How to Make Your Own Animated GIFs


Online “visual” reactions have come a long way since the first sideways smiley-face emoticon appeared four decades ago. Animated GIFs — those files showing a few seconds of choppy motion, like the one of Kermit the Frog flailing his arms excitedly — are ubiquitous in text messages, online forums and chat apps, thanks to the internet’s meme culture.

But animated GIFs don’t have to come from the internet: You can make your own GIFs from the photos and videos on your phone. And you may not even need extra software to do so. Here’s a guide.

While they resemble short video clips, animated GIFs have technical differences from videos. Both file types use a series of images to display motion, but GIFs don’t include audio, hence the captions you see on some of them. And the traditional GIF format (which dates back to 1987) supports only 256 colors, which are far fewer than many modern video formats — and even newer competing image formats like AV1, also known as AVIF.

Most GIFs are a few seconds long, play automatically on a loop and have joined emojis as versatile ways to express yourself online.

Credit…Apple; Tenor

And GIFs are image files, which can make them easy to share in mail and messages. Some message and keyboard apps even include a GIF library for quick access in your conversations.

(What’s less clear about GIFs is how you pronounce the acronym. Like the peanut butter brand, or like “gift” without the t? The choice is fraught.)

Third-party programs are plentiful, but before you head to the App Store, you may be able to whip up a GIF with programs already on your iPhone or iPad. For example, if you’ve captured a worthy shot with Apple’s Live Photos feature (which records the action 1.5 seconds before and after the picture) you can add effects and save it as an animated GIF.


Just go to the Photos app, open an image from the Live Photos album and tap the gray Live icon in the upper-left corner to add an effect like Loop or Bounce. To convert the live photo to a GIF, open the iOS Shortcuts app for automating actions, or get it from the App Store if you don’t have it already. Search the Shortcuts Gallery for the Make GIF shortcut and add it. Tap the Make GIF icon and select your live photo to convert.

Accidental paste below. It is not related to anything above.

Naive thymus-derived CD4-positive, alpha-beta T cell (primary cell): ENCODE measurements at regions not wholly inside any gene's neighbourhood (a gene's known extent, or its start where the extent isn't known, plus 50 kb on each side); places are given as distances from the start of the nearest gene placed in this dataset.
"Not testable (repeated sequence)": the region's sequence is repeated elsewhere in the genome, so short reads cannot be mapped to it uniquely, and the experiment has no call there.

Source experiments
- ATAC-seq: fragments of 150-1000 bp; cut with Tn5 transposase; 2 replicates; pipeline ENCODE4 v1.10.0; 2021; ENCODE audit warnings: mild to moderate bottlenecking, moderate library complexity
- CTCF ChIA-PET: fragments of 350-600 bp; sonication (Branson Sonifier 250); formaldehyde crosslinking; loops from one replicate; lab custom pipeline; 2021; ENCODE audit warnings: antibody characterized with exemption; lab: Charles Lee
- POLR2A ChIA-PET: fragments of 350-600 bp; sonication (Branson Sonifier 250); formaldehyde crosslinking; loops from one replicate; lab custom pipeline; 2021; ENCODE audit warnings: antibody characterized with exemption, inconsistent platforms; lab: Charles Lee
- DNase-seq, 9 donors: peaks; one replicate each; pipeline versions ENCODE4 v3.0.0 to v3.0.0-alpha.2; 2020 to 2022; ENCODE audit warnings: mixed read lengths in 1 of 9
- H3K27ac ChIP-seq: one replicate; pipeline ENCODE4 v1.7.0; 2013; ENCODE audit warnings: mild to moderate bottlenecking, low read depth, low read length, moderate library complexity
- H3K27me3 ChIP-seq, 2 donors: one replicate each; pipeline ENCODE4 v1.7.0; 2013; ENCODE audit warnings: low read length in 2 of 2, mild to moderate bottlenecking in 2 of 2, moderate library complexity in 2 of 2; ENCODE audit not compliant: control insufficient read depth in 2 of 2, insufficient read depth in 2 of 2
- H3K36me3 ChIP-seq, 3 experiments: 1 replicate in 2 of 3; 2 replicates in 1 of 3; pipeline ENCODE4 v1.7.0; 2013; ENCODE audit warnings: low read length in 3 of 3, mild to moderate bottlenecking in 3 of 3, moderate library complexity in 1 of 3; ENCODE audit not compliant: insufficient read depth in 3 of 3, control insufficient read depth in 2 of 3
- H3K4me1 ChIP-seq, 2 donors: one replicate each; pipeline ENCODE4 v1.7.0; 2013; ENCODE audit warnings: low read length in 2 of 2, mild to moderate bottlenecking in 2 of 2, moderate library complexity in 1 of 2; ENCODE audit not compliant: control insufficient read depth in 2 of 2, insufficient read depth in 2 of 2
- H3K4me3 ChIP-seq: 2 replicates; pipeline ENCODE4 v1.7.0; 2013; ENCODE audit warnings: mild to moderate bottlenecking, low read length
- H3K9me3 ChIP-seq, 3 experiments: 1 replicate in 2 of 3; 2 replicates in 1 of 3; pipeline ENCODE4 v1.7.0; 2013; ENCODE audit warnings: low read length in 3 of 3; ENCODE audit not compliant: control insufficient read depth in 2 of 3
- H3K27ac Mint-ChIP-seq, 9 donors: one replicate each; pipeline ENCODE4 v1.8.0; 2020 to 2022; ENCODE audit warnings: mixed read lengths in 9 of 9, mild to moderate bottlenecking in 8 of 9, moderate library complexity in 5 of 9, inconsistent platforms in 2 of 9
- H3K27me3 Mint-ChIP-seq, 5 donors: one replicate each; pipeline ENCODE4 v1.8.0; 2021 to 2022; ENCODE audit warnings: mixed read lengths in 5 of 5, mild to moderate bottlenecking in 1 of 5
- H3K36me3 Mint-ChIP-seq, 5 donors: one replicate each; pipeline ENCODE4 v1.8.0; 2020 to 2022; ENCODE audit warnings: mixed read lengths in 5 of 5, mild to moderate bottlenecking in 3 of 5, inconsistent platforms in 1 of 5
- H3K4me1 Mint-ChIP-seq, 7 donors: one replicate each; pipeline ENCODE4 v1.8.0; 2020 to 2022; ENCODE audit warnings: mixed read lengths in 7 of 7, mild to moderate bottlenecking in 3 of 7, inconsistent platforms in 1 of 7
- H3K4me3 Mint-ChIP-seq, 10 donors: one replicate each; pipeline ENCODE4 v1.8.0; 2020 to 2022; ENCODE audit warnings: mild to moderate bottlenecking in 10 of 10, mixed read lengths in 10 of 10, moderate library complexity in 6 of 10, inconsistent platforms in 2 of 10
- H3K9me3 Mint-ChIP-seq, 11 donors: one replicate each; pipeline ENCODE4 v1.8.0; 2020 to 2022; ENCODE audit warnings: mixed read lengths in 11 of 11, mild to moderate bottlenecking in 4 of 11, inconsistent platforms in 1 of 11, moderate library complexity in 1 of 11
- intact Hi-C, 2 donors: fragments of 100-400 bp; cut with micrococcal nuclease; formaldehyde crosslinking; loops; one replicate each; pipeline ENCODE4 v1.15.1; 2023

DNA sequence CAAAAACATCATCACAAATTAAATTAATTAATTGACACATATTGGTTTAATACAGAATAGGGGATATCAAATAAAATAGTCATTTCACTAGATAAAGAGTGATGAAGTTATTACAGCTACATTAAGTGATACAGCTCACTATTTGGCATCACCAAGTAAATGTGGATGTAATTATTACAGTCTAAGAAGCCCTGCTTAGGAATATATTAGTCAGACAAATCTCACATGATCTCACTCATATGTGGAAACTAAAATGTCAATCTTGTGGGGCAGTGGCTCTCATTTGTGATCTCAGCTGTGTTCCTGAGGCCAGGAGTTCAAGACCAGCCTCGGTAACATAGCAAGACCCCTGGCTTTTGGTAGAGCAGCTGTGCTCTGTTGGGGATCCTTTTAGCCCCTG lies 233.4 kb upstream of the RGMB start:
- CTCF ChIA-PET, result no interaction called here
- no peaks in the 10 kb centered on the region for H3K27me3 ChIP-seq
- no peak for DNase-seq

The Shortcuts Gallery also holds a Convert Burst to GIF automation that you can use to transform a series of photos taken in burst mode and another, called Video to GIF, that converts video clips.

Options for making animated GIFs from photos on an Android-based phone can vary based on the hardware, software and carrier in the mix. Those with certain Samsung Galaxy phones may be able to use the GIF-making features for photos and videos in the free Gallery app.

If you use Google Photos on Android (or iOS), you can make an animated GIF from a selection of your pictures. Just tap Library, then Utilities and Create New. Choose Animation, select the photos and tap Create.


The burstlike “motion photos” captured on some Google Pixel phones can be converted into animated GIFs right on the device or with a third-party app. (Many Samsung Galaxy phones have a similar “motion photo” feature.)


For example, to make an animated GIF on a Google Pixel 4 XL, open Google Photos and select an image saved as a motion photo, or use the search tool to look for “motion photos.” (The Camera app’s settings need to have the Top Shot or motion setting enabled.) When you find a motion photo you want to use, select it and swipe up or tap the three-dot More menu in the top-right corner of the screen. Next, swipe along the row of icons to Export. Tap Export and select the GIF option to save the new file to your photo library.

The free tools that came with your phone can quickly create a simple GIF, but if you want to add text, have more control over looping or even browse GIF archives for ideas, visit your app store. Many GIF-creation apps available, and the free Giphy software for Android and iOS is one of the best known; Giphy also has a huge archive of animated GIFs, its own GIF-making tutorial and a best practices guide.


If you find Giphy overwhelming, you have plenty of other choices. Many apps are ad-supported but charge a few dollars to ditch the advertisements. They include ImgPlay (for Android and iOS; $8 or less); Video to GIF (iOS; $2) and GIF Maker GIF Editor Pro (Android; $3). You can even make a GIF out of a selfie clip for a truly personal reaction shot — or just have fun with relatable animal behavior.


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